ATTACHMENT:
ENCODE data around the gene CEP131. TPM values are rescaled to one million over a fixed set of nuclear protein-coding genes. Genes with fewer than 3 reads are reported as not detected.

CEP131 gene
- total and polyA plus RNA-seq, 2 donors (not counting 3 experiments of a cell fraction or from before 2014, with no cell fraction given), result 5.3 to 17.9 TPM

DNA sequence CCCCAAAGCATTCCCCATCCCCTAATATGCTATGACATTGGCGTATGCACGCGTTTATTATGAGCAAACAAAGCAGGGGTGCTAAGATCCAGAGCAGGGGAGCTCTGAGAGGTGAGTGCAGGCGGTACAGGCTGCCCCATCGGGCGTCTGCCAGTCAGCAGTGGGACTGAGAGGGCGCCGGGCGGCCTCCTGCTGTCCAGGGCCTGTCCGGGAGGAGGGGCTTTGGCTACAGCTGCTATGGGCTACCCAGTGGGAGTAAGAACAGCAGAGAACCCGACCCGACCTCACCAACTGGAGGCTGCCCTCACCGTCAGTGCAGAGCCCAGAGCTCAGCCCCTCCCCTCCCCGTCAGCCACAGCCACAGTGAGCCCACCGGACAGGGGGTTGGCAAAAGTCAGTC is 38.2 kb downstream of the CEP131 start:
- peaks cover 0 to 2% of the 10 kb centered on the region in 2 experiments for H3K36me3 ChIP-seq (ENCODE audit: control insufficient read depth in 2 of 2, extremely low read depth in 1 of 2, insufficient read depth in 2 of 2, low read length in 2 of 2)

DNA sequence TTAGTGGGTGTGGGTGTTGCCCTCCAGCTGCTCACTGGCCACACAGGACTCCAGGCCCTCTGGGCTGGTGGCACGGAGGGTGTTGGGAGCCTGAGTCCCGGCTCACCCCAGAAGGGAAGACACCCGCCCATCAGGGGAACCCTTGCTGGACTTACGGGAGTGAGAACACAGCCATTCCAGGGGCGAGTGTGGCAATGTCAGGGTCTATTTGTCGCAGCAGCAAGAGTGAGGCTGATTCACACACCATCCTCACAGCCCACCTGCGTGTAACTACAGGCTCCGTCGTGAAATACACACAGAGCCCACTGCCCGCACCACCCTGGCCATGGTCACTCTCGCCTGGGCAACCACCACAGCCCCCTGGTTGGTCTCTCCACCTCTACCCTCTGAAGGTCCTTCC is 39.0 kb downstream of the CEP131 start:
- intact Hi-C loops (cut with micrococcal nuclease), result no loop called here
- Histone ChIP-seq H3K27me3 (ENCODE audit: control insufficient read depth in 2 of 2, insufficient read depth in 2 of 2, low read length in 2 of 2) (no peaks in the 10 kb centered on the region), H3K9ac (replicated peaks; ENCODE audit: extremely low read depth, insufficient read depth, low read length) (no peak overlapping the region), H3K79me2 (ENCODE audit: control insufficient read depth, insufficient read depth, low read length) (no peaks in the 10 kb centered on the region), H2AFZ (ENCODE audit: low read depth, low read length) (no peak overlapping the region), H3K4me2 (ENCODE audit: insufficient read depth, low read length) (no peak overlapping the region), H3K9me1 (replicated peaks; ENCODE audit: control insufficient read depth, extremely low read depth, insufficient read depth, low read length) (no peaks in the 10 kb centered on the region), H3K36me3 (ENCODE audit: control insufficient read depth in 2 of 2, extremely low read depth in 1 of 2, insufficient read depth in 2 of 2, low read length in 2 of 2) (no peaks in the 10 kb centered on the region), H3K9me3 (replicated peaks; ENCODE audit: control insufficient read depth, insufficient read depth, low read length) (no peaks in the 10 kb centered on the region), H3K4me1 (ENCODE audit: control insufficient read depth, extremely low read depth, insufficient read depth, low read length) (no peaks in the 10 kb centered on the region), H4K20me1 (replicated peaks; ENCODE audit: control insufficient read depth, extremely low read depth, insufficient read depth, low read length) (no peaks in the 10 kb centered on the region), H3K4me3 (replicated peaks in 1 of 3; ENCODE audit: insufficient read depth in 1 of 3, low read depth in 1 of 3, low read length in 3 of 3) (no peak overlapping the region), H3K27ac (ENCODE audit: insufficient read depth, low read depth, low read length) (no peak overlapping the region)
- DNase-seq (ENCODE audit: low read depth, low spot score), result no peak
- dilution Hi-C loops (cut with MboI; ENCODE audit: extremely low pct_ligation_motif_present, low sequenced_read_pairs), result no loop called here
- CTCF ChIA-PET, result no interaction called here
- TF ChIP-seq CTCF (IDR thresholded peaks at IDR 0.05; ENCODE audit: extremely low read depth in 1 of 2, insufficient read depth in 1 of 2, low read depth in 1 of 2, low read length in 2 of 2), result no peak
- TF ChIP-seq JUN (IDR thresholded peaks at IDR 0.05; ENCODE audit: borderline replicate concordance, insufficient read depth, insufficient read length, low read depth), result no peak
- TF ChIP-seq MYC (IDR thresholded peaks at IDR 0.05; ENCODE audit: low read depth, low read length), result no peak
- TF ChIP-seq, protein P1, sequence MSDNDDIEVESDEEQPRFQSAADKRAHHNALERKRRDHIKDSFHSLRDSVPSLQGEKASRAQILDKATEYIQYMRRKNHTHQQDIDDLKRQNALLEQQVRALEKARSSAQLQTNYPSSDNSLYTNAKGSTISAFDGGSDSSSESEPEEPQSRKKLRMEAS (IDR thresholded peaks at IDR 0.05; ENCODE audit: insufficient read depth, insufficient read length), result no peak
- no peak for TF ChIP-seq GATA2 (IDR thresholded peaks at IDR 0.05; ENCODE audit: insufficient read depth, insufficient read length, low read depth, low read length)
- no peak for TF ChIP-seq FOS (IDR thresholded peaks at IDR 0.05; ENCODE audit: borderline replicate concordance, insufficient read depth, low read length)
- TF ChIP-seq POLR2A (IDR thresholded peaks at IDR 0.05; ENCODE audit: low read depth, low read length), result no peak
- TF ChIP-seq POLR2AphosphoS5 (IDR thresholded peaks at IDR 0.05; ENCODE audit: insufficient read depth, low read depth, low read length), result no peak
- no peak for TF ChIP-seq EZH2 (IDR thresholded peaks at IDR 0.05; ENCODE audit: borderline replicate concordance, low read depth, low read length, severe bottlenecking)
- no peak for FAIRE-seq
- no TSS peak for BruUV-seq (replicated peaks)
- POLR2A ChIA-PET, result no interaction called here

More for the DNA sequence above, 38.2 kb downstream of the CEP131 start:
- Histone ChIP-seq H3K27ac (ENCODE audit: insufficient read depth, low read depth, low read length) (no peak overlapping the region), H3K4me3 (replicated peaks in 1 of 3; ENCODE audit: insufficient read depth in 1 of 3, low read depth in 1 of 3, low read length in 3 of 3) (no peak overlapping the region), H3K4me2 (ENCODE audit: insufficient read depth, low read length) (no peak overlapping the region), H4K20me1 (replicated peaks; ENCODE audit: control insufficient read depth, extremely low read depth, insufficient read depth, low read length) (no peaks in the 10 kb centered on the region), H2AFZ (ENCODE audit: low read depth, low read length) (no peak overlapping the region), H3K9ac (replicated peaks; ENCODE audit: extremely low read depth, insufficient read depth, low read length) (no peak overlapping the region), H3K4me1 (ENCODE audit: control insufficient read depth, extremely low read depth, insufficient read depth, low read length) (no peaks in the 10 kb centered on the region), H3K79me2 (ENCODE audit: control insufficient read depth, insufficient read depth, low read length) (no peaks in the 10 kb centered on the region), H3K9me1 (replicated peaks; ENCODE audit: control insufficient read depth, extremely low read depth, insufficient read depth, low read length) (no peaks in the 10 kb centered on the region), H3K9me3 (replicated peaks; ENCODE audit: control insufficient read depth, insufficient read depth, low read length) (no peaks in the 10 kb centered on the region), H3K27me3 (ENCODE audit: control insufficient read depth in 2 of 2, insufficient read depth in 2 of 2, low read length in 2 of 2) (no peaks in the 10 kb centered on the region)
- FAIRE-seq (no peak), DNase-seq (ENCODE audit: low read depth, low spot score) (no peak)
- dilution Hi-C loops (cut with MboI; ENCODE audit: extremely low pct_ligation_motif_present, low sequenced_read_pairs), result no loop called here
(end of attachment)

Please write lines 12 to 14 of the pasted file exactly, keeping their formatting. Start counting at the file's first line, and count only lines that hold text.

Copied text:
- TF ChIP-seq CTCF (IDR thresholded peaks at IDR 0.05; ENCODE audit: extremely low read depth in 1 of 2, insufficient read depth in 1 of 2, low read depth in 1 of 2, low read length in 2 of 2), result no peak
- TF ChIP-seq JUN (IDR thresholded peaks at IDR 0.05; ENCODE audit: borderline replicate concordance, insufficient read depth, insufficient read length, low read depth), result no peak
- TF ChIP-seq MYC (IDR thresholded peaks at IDR 0.05; ENCODE audit: low read depth, low read length), result no peak